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U.K. kids: who are the British?

What if you lived in the United Kingdom (U.K.)? How would your life be different?

People in both the U.S. and the U.K. speak English--although some of the words they use are different (see box, p. 10). Both countries are democracies; but one country is led by a President, and the symbolic leader of the other is a monarch.

Another difference is their history. U.S. students sometimes groan about having to study a written history that goes back to Christopher Columbus's first exploration of the New World in 1492. That's nothing compared with British students, who must begin with the Roman invasion of 43 A.D. or earlier.

JS talked with Hayley Sensicle and her mother, Melanie, about the U.K. They live in Southwick, near the southern coast of England, where the Romans first came ashore.

"Julius Caesar and loads of Romans came here and took over Britain," says Hayley, 12.

The Romans, led by Julius Caesar, first invaded Britain in 55 B.C. But the more serious invasion came almost a century later. In 43 A.D., Emperor Claudius sent an army of 40,000 men, and even some elephants, to invade England. The local people were terrified--they had never seen such animals. "The Romans stayed for ages," says Hayley.

"For ages" was actually about 400 years. The Romans took over most of Britain--as far north as Hadrian's Wall, which they erected as a defense against invaders (see map, p. 11).

"The Romans built roads and houses, but only ruins and mosaics are left," says Hayley. Melanie adds: "A lot of people became Romanized. They acquired a taste for wines and grapes. They built villas and became like Romans themselves."

Russell Watts, 13, who also lives in southern England, had the chance to visit one of the best preserved Roman ruins near Chichester. "We went to Fishbourne Roman Palace and saw the statues and the mosaics. It's incredible how many things remain."

More Invaders

After the Romans left around 400 A.D., many other invaders followed. They included the Angles, Saxons, and Jutes--people from modern-day Germany and Denmark. These people, who intermarried and came to be known as Anglo-Saxons, settled on the southern and eastern coasts of what is now England.

Then, in the 800s, Vikings invaded from the north. They came from what are now Norway, Sweden, and Denmark, and ransacked much of England.

"Next came the Norman invasion of 1066," says Hayley. These invaders were descendants of other Vikings who had settled in France. They were led by William, Duke of Normandy--also known as William the Conqueror. He won the Battle of Hastings against the defending Saxons, which changed the course of English history.

"William made a list of everyone, and where they lived, and all their animals, and how much land they had," says Hayley. "This census was recorded in the Domesday Book of 1086. It was not good for the people because they had to pay tax on the land."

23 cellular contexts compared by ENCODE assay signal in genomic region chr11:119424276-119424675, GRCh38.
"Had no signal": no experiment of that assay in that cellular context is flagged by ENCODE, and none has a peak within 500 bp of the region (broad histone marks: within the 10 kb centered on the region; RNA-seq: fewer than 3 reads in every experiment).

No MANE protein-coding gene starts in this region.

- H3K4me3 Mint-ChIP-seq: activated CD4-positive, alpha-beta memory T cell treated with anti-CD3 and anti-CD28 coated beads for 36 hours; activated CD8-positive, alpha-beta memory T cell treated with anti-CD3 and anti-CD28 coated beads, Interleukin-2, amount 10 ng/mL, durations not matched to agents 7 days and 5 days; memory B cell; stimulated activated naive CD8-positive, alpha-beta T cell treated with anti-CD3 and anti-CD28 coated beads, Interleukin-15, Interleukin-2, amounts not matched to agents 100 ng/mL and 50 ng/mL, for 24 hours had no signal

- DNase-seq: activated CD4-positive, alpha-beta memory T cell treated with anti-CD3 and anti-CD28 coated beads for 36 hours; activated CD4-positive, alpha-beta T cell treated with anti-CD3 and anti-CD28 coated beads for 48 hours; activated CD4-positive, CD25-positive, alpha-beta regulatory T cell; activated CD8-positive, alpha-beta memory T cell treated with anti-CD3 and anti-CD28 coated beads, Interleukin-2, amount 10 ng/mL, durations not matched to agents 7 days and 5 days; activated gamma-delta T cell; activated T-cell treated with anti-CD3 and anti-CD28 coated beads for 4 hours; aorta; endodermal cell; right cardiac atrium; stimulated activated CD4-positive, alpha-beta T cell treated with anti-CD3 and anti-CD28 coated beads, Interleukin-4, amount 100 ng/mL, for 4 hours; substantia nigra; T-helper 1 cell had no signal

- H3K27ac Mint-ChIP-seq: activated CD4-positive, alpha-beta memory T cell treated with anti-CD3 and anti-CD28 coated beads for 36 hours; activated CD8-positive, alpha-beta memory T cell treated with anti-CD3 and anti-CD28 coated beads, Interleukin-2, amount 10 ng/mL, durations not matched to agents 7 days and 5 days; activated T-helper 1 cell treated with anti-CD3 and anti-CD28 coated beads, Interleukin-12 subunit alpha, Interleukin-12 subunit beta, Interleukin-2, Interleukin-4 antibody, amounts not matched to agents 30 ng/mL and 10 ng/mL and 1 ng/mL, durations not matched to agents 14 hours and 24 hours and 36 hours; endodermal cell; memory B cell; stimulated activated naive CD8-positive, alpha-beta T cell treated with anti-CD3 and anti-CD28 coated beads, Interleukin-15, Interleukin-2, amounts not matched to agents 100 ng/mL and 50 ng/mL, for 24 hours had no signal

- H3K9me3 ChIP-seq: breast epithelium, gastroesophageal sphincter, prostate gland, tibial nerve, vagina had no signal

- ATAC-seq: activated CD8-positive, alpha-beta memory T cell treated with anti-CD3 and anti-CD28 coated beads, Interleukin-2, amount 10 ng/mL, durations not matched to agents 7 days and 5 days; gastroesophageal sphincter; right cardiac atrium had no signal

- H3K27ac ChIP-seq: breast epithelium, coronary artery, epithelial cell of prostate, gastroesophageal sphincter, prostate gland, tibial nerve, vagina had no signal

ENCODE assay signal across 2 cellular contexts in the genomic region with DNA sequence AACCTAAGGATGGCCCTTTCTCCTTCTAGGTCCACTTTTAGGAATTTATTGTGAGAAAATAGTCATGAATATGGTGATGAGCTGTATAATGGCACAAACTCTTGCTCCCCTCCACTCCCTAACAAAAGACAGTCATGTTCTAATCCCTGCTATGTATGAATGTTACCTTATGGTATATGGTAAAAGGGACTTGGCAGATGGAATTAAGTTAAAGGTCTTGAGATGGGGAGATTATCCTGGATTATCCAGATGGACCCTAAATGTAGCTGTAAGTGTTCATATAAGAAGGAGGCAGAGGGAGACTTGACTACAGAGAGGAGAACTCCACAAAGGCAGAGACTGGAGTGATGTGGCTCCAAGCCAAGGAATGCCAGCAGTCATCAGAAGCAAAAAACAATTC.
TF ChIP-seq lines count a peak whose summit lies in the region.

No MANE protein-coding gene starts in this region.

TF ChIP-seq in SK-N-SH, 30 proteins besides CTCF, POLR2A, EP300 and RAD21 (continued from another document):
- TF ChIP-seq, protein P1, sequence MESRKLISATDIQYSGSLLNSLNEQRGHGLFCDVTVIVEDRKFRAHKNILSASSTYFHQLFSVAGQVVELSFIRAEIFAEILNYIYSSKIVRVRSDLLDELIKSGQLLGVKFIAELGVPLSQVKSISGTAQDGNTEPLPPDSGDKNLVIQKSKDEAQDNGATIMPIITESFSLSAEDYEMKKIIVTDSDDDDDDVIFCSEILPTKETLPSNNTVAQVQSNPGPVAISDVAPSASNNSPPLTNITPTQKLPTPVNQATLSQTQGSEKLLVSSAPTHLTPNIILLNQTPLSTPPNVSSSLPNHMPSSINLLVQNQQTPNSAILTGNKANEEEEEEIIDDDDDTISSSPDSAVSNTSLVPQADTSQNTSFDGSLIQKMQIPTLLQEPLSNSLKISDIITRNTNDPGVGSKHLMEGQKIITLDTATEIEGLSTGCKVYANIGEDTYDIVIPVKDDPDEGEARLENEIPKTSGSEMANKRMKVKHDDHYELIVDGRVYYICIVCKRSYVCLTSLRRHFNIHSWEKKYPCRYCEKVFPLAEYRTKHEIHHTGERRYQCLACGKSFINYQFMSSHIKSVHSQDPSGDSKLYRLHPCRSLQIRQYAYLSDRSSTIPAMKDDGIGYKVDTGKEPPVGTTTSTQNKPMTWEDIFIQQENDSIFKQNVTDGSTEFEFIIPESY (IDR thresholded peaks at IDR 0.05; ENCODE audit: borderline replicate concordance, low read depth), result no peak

"The Normans took over, and the English were tied to the [Norman] lords of the manor," says Melanie. "The English were [no longer allowed to run] their own country. French became the language of books, the courts, and the clergy. The English language almost disappeared!"

New Arrivals

Today, new waves of people are coming to Britain. But this has resulted from immigration, not invasion. From the 1840s to about 1900, the U.K. ruled the world's largest empire. But after World War II (1939-1945), most British colonies won their independence. Many people from these former colonies in Africa and Asia have since come to England in search of a better life.

"At my school, a lot of people are from foreign countries," notes Hayley. "A boy from Iran came over with his family when he was 5. A Russian girl came with her morn because they didn't like it in Russia. And my friend Charlotte is from Korea; her parents thought she would have a better childhood in England."

Joining the European Union (EU) has helped the ailing U.K. economy. But membership in the EU means that a country's citizens can move freely between other EU nations. Many Britons fear that these open borders could become a problem.

According to a national survey released in December 2004, about 75 percent of Britons believe the government should limit the number of immigrants entering the U.K. In response, Prime Minister Tony Blair has announced tougher immigration measures.

At the same time, however, Blair and other Britons recognize the country's desperate need for skilled workers. "There are no tradesmen left in this country," says Gary Dawson, an electrician from Hampshire. "All the young people want to work in computers or become DVD video producers. Or they want to be hip-hop stars--they don't want to be electricians or carpenters. We [tradespeople] can literally charge what we want. At 120 pounds [U.S. $230] an hour, I earn more than a doctor or lawyer."

The Monarchy

Another costly burden, according to some Britons, is the cost of maintaining the monarchy. In the U.S., the President is both head of government and head of state. But the U.K. has a monarch, Queen Elizabeth II, who performs the ceremonial duties of a head of state, while, the elected government does all the real work. Is royalty needed?

"I think it's an outdated and outmoded concept," says Melanie.

Hayley agrees. "I don't think there should be a royal family to have so much money and palaces and stuff," she says. "No one should be so special. People should be all the same."

Russell is not so sure. "Some people can't think what it would be like without the monarchy," he says. "It's just a tradition."